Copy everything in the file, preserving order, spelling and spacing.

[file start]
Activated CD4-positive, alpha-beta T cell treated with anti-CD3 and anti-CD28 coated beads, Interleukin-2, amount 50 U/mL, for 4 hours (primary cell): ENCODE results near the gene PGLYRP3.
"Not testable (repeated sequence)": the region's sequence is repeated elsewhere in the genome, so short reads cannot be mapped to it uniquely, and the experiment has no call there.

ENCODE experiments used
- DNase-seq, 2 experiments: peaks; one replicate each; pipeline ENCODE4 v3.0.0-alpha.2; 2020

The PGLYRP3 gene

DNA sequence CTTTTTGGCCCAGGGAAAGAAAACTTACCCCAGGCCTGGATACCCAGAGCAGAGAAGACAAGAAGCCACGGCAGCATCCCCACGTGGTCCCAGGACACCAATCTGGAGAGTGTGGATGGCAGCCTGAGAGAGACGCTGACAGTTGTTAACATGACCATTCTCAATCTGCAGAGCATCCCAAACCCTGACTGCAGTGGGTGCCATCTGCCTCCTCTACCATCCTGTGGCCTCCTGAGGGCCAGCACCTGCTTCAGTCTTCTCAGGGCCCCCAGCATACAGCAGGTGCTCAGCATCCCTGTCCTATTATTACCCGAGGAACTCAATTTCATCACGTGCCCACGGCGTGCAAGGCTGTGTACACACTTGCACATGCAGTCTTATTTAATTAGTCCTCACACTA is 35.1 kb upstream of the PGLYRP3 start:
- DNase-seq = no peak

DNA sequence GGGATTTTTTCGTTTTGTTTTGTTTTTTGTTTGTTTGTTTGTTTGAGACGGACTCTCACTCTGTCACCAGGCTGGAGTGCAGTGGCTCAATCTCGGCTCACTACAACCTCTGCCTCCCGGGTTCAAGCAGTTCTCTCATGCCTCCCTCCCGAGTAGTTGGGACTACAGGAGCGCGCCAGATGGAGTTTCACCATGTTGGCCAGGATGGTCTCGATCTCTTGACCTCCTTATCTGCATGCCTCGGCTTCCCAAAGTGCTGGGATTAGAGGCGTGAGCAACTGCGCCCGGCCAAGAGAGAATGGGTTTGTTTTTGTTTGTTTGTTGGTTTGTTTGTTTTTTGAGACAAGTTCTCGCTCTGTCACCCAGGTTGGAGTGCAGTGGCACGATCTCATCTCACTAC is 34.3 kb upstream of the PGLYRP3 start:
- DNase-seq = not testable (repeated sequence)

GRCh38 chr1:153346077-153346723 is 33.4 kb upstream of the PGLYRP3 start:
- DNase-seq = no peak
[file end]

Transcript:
Activated CD4-positive, alpha-beta T cell treated with anti-CD3 and anti-CD28 coated beads, Interleukin-2, amount 50 U/mL, for 4 hours (primary cell): ENCODE results near the gene PGLYRP3.
"Not testable (repeated sequence)": the region's sequence is repeated elsewhere in the genome, so short reads cannot be mapped to it uniquely, and the experiment has no call there.

ENCODE experiments used
- DNase-seq, 2 experiments: peaks; one replicate each; pipeline ENCODE4 v3.0.0-alpha.2; 2020

The PGLYRP3 gene

DNA sequence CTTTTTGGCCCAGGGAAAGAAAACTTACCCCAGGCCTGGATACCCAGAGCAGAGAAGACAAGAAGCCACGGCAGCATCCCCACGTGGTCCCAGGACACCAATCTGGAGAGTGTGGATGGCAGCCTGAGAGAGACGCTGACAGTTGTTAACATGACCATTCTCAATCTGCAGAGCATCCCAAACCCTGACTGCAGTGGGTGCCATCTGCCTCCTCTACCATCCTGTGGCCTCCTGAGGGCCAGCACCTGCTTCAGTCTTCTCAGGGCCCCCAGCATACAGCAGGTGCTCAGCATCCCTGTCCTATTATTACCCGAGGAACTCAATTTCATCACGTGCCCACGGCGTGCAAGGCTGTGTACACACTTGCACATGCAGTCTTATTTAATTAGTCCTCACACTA is 35.1 kb upstream of the PGLYRP3 start:
- DNase-seq = no peak

DNA sequence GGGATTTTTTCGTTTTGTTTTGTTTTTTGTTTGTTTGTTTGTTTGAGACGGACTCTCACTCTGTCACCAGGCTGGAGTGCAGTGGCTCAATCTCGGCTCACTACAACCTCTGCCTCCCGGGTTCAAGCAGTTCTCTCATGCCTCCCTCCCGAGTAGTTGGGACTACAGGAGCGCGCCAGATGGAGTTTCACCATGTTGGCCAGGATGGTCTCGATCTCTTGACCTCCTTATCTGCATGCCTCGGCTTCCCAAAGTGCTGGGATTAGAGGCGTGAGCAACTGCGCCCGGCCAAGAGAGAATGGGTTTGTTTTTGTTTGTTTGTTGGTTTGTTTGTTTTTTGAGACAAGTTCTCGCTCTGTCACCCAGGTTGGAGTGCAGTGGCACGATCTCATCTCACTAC is 34.3 kb upstream of the PGLYRP3 start:
- DNase-seq = not testable (repeated sequence)

GRCh38 chr1:153346077-153346723 is 33.4 kb upstream of the PGLYRP3 start:
- DNase-seq = no peak